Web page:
What is Innovative Design?

What exactly is an innovative design? To answer this question, we have to ask ourselves: what does innovative design convey? The answer may be as simplistic as, “it looks great.” However, the more complex definition is: a creative technique that is not overstated, is inventive, and is built on a foundation.

I think the definition above describes what most of us call innovation. Inventive design is a hallmark of modern design. What is an innovative design, after all, if not beautiful to look at but functional? How could something that was aesthetically pleasing and functionally sounded be anything other than innovative design? It leaps forward in the design process… it pushes the boundaries of conventional thinking and opens up worlds of possibility.

When thinking about the definition of innovative design, we have to keep two things in mind. First, one innovative design needs to be original. Second, two innovative design needs to work in the context of the design process. So let’s take each of these separately:

Originality is so challenging to achieve that good design consultants try to limit it to the slightest degree possible. That way, they’re assured of repeat business. But, thinking about it, is there anything out there that we haven’t done already? It seems like every day; there’s a new or unique use for something we’ve done. So, what is innovative design if it isn’t cutting-edge and certainly doesn’t feel new?

Innovation in itself isn’t necessarily a good design thinking technique. For instance, if you put people on a couch and ask them to think about what they’d want to have for dinner, most likely, you wouldn’t get people coming up with blueprints for building the perfect steakhouse. Instead, you’d get creative ideas like incorporating a wood-burning stove into a kitchen, creating a seat with a wine rack where glasses would go or even using ceramic tile instead of tiles to create a mosaic backsplash. All of these are innovative design thinking techniques that you would not necessarily see happening in a restaurant.

This brings us to the second part of the original question: do I need to develop new ways of conceptualising my design thinking to make it “innovative”? Not really. The key to innovation is to think in new spaces, and this is why it’s essential to focus your attention on three spaces when you’re designing a new room. You can take what you’ve already done and improve it, but it has to be in the context of these three spaces. These three spaces are circulation space, retail space, and subject matter space.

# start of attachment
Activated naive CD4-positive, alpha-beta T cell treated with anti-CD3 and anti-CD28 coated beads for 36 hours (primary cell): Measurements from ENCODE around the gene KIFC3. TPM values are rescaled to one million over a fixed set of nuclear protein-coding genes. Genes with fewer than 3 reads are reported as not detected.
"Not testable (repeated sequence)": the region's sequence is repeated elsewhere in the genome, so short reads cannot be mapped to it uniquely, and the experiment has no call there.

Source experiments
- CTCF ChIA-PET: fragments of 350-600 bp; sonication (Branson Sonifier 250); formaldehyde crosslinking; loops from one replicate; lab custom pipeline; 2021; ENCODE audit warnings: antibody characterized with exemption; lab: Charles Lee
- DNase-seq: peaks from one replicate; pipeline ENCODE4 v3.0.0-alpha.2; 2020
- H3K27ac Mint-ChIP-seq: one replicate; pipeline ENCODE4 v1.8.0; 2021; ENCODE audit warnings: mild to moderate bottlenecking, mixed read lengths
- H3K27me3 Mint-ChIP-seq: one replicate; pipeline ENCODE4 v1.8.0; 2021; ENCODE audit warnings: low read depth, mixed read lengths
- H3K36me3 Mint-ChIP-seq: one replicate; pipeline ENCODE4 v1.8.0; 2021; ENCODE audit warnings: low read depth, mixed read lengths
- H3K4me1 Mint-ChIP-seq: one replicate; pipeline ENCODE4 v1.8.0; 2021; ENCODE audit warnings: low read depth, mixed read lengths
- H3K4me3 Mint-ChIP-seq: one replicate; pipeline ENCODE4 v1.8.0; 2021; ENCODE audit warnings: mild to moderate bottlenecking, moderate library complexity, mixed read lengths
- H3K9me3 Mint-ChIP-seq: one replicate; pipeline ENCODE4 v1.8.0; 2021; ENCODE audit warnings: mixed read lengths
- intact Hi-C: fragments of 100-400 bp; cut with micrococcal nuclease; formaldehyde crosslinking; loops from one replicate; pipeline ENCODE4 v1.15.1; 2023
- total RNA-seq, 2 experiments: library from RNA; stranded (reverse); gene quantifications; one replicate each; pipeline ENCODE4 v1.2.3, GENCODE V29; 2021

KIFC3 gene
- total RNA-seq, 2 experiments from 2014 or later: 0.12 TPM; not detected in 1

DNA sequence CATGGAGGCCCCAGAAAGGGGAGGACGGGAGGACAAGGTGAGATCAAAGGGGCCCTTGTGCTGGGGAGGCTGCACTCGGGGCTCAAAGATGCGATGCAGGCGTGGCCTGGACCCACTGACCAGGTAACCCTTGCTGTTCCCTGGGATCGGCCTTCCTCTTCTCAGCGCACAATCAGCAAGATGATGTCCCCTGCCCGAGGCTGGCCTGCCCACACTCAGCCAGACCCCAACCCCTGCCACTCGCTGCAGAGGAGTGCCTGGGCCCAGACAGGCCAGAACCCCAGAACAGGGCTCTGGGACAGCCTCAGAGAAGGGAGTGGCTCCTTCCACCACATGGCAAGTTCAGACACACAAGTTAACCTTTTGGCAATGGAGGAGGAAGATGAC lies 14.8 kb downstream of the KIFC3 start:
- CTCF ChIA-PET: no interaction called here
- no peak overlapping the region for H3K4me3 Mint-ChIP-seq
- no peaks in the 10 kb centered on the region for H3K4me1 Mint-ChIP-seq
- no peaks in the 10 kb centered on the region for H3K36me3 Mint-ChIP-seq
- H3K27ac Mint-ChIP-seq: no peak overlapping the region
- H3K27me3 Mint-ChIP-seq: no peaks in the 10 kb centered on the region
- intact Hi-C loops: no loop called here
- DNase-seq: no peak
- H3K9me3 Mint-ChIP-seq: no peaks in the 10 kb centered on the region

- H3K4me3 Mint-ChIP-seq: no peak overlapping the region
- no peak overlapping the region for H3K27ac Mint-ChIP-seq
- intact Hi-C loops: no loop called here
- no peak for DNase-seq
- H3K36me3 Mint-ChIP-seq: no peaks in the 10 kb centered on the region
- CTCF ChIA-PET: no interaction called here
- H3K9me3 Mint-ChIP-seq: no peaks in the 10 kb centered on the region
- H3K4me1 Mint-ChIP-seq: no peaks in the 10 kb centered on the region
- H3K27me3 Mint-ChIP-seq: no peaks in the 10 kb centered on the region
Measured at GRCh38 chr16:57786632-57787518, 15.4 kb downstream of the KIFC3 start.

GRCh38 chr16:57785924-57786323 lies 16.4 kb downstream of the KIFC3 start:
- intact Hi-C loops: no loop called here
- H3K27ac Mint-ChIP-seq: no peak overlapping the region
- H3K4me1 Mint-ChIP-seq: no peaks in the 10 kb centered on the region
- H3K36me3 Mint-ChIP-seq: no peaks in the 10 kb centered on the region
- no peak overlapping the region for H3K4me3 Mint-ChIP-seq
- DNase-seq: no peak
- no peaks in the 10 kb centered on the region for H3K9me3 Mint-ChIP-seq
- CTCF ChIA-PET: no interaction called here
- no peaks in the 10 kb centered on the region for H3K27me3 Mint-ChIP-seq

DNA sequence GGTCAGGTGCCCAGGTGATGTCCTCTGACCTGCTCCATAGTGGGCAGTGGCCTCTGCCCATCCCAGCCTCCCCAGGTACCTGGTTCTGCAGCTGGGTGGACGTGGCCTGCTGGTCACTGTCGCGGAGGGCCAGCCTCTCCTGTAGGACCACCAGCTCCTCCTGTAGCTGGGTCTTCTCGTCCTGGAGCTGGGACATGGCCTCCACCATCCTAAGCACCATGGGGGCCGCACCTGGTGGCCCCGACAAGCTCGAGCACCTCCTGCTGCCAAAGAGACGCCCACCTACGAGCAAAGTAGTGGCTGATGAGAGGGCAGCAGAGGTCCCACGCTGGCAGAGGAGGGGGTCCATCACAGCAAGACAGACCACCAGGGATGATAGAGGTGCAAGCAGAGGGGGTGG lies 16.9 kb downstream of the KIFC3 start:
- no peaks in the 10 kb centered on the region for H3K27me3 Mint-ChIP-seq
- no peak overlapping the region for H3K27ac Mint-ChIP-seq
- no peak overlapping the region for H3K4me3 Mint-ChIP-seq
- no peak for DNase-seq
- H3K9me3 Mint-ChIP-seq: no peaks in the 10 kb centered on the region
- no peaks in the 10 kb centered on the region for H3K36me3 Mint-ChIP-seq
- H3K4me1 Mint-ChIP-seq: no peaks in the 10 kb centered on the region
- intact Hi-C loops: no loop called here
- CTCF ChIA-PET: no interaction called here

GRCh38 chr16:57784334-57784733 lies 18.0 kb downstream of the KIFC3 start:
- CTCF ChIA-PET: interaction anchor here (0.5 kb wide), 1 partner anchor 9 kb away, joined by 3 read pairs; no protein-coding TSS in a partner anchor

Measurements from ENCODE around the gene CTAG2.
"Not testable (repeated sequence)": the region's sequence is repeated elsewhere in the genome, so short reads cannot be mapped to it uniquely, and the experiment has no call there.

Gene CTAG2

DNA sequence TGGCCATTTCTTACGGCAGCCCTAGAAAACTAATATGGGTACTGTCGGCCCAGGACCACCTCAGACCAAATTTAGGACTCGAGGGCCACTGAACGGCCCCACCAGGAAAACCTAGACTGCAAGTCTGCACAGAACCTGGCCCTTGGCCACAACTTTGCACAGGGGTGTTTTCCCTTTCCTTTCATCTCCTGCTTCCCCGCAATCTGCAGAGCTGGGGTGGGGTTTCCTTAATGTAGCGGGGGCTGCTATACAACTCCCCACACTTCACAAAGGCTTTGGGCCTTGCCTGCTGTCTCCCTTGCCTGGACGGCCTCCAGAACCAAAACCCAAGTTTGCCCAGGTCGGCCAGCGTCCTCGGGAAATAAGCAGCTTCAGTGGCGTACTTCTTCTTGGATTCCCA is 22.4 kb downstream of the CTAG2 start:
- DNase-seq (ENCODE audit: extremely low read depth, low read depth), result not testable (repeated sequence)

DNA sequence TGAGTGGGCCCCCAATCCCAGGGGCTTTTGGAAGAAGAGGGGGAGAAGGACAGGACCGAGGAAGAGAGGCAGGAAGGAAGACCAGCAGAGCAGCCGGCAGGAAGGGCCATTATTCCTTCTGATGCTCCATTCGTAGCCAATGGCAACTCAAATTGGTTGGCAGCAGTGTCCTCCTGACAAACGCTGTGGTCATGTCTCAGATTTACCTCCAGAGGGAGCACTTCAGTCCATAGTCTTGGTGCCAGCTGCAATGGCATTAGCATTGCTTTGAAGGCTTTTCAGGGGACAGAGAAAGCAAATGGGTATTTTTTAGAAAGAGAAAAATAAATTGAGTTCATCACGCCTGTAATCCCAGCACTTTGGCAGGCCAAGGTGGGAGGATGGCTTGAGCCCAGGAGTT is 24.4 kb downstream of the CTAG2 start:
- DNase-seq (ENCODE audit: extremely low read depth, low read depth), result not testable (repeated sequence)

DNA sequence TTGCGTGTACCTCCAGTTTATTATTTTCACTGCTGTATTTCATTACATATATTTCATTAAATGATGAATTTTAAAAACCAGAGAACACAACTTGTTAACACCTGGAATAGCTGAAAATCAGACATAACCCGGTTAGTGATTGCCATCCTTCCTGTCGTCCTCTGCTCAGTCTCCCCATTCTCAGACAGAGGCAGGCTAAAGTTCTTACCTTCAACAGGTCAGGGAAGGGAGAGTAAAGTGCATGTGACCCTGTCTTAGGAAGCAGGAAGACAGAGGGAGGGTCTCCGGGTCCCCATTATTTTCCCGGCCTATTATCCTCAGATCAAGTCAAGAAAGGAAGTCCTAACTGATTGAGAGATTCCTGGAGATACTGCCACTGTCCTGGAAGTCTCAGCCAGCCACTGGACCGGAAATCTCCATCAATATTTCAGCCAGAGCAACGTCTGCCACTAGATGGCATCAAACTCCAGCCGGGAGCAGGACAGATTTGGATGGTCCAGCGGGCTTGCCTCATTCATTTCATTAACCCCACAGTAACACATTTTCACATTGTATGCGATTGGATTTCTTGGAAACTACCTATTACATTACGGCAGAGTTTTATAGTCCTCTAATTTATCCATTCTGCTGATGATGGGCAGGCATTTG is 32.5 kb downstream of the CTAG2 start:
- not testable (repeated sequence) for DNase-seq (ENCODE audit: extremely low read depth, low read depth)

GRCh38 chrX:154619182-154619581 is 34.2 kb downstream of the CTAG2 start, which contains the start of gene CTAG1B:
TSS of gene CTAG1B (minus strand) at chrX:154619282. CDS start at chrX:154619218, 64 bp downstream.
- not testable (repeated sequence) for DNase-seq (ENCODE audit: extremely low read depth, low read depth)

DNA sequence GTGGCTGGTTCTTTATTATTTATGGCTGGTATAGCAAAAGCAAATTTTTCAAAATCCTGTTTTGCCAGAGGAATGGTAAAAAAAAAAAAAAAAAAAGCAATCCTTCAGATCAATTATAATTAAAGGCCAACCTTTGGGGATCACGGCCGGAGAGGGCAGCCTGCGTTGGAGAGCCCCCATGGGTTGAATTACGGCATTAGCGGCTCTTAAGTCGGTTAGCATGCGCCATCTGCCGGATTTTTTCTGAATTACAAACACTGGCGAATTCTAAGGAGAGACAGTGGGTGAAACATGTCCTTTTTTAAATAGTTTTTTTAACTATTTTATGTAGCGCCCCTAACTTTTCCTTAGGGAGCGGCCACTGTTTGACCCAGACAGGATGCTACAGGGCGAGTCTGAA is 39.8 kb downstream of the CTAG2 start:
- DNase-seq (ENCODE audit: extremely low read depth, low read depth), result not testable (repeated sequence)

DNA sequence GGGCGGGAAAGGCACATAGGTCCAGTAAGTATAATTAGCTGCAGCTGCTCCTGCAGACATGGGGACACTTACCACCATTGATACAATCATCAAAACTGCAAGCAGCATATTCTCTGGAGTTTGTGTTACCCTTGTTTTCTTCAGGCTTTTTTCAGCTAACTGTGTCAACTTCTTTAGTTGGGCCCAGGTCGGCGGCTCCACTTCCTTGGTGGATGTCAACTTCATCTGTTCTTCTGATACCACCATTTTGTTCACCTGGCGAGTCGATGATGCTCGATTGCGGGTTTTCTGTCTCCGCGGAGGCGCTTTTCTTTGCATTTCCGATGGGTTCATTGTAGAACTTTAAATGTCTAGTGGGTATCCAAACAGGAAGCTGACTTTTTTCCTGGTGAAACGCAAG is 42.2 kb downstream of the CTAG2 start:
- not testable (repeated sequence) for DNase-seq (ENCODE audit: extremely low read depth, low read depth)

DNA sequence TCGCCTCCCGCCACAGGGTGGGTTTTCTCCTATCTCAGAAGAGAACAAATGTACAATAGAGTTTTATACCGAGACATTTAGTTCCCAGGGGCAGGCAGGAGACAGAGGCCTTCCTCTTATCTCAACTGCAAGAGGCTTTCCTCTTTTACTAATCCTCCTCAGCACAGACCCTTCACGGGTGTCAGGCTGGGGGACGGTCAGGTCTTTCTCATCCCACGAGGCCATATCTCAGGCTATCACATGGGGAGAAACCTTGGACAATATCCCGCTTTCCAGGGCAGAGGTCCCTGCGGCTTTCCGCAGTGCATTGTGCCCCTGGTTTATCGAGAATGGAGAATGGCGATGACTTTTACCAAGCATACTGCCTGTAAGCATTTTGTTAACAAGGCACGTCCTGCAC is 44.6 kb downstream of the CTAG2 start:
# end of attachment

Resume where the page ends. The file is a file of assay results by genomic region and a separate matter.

Flow – This is the activity of moving through space in a well-organised and flowing way. Flow is most easily demonstrated by an open mind, as in “thinking in multiple frames.” In design thinking, flow is often shown by allowing your audience to “see the Significant picture” Permitting your viewers to observe the huge photograph will permit them to picture the effect of your own heads, permitting one to include the particulars to your own design believing.

Detail – This is about the minor details. It doesn’t require much more than a small amount of time to create something beautiful or valuable. The more detailed your plan, the better, because detail makes everything fall together to create a finished result. Design thinking that engages fact is what is called “innovative design.”

Subject matter – The subject matter of design thinking is applying your idea or concept in the real world. What can we do to improve our current economy? How can we make automobiles safer for children? What can we do to prevent water contamination? These are just a few examples of what subject matter might involve.

Some good design thinking questions to ask yourself: What do I love to do? What would I be able to do if I was rewarded for it? What would be my biggest motivator? Exactly what exactly do I have to understand before I start out? The answers to these questions are the framework of your innovation plan.

You must always think in the three spaces; subject matter, detail, and subject matter. Innovation takes time, and believing in those three spaces will allow you to explore multiple possibilities quickly. Design thinking is just a tiny part of the overall innovation process. Always think in the three spaces, and you will be able to develop many more innovative ideas.


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